Most music fans on social media will tell you to stick a fork in Bridget Kelly. She’s done.
Or is she?
It was just 2 years ago that Kelly’s “Summer of 17” was being heralded as the project of the summer. Her career has had some bright spots — she was, after all, an original Roc Nation artist who filled in seamlessly on Jay Z’s “Empire State of Mind” live performances when the Alicia Keys, the featured artist on the song, was not available . She’s released collaborations with rapper Kendrick Lamar and singer Frank Ocean. She claims Jerry Wonda as a mentor.
The past few months have not been kind to the New York City native and music prodigy. She was the subject of mixed to negative reviews for her appearance on reality soap drama “Love & Hip Hop: Hollywood,” which has not been overall favorable for women and their private lives. By joining arguably the most controversial and toxic reality series on Cable Television, fans felt that the increased spotlight from appearing in the series would provide a much needed boost to the profile of Kelly, vindicating R&B’s most cherished singer since the turn of the century.
In the eyes of many music fans, however, Kelly still remains far from vindicated. The stigma surrounding the newly christened reality TV star has installed doubt in the minds of many music fans—enough so that many aren’t likely to forgive her for her connection to the series and her subsequent behavior for a very, very long time.
Kelly, who was making good strides in her post-Roc Nation journey, claimed—among other things—that she was “getting back to doing things that were really fulfilling” in an interview with women’s entertainment website xonecole.com, back in October 2016, saying:
“I’m more confident than ever because I know that everything that’s happening around me is what I’m building. I’m not reactionary anymore, I’m proactive. Everything that’s going on in my life, either I made a decision to put myself here or I’m reacting differently. I now know who I am.”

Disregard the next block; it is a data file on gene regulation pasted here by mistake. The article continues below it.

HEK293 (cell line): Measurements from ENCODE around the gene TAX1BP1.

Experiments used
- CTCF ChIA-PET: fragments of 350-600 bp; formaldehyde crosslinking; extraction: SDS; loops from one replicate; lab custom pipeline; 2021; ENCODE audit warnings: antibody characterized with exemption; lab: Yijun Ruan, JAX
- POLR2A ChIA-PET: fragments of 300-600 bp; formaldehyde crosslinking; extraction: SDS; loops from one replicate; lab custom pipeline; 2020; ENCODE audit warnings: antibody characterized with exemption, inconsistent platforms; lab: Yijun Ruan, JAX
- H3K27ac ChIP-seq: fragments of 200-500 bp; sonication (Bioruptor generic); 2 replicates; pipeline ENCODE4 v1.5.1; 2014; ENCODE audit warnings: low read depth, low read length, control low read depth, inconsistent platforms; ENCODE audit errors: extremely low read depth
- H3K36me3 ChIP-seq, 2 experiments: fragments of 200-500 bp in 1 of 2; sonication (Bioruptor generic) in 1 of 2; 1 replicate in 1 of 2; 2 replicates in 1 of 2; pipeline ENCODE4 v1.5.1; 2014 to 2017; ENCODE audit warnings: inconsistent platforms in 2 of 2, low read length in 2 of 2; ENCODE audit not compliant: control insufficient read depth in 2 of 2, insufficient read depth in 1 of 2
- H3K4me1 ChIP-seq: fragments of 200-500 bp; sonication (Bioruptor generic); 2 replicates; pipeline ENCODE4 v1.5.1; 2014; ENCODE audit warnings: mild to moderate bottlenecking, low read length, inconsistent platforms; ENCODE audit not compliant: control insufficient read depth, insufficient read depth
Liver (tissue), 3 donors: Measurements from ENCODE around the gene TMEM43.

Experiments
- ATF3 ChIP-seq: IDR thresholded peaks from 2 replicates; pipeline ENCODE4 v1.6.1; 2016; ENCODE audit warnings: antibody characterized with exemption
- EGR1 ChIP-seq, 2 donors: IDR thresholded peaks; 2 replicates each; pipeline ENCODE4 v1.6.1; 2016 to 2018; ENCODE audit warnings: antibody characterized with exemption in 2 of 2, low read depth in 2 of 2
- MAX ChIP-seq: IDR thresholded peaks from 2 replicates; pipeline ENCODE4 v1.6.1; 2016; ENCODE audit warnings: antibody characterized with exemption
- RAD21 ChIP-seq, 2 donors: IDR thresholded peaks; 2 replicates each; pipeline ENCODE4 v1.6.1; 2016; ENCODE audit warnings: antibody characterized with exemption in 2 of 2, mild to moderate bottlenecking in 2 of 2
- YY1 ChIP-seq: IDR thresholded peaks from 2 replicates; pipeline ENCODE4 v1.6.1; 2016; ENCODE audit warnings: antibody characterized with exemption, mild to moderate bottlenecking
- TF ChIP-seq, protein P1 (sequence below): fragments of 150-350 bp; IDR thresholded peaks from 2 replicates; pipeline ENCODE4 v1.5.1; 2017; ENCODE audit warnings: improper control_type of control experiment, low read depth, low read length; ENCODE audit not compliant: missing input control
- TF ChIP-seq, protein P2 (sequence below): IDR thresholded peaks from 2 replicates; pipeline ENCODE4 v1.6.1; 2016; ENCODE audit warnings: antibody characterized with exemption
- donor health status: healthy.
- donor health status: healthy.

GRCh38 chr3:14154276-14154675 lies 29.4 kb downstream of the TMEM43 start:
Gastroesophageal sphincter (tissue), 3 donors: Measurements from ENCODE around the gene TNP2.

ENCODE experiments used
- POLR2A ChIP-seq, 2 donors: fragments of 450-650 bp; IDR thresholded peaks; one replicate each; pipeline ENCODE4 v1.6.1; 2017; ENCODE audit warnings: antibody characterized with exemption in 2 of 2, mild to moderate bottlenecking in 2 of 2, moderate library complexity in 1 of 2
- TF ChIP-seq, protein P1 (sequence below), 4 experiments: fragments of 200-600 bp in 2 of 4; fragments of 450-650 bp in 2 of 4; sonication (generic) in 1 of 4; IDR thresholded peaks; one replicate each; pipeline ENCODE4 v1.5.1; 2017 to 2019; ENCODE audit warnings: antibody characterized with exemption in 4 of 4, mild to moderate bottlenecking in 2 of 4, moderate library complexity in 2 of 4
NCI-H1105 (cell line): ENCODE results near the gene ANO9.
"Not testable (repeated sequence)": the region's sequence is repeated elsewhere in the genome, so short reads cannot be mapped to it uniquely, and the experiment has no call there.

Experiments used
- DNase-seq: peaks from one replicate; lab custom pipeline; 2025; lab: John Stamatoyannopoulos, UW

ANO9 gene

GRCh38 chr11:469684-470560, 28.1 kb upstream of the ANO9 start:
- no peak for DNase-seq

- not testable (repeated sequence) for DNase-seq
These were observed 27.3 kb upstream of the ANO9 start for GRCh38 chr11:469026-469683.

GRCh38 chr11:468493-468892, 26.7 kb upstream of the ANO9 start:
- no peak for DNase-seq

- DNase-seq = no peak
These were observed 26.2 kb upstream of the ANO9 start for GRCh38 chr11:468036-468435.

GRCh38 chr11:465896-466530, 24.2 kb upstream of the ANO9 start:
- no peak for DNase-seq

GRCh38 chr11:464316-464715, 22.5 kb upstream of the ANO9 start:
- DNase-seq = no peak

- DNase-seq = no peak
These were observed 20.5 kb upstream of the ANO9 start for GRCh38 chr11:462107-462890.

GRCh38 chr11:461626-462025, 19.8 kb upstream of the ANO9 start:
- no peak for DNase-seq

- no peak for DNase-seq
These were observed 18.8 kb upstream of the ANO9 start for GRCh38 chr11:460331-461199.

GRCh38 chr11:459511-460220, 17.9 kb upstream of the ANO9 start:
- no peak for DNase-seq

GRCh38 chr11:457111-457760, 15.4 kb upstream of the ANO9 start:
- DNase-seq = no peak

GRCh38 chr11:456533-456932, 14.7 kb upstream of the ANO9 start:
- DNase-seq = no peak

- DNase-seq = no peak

While there were plenty of those who believed in Kelly’s nice girl next door persona throughout the entire Roc Nation run, there were just as many—if not more—who objected the persona by virtue of her antics behind the scenes, which reached Mariah Carey levels of behavior. It didn’t take long for Kelly’s doubters to chime in and distribute their thoughts on the matter, which by no means was a surprise given the nature of the situation.
Now well into the current season of “Love & Hip Hop: Hollywood,” and—as expected—the unambiguous hostility directed toward Kelly persists. With every scene away from the friendly confines of a recording studio or performance stage, Kelly is subjected to incessant scrutiny, and that isn’t likely to change as the year progresses.
Whether Kelly knows her current endeavor is hurting more than helping won’t solve her dilemma in the hearts of fans. Music fans will always have their opinions, and that’s something that she’ll have to deal with if she expects to re-earn the respect from fans anytime soon.
Will it be a rough 2018 for Kelly as she tries to combat the venom spewed from the mouths of fans regarding her behavior on the series? That’s too early to tell. But without question, fan forgiveness is a long ways off at this juncture.
With time, though, forgiveness will come—hopefully. Too bad this all started during the Summer of (20)17.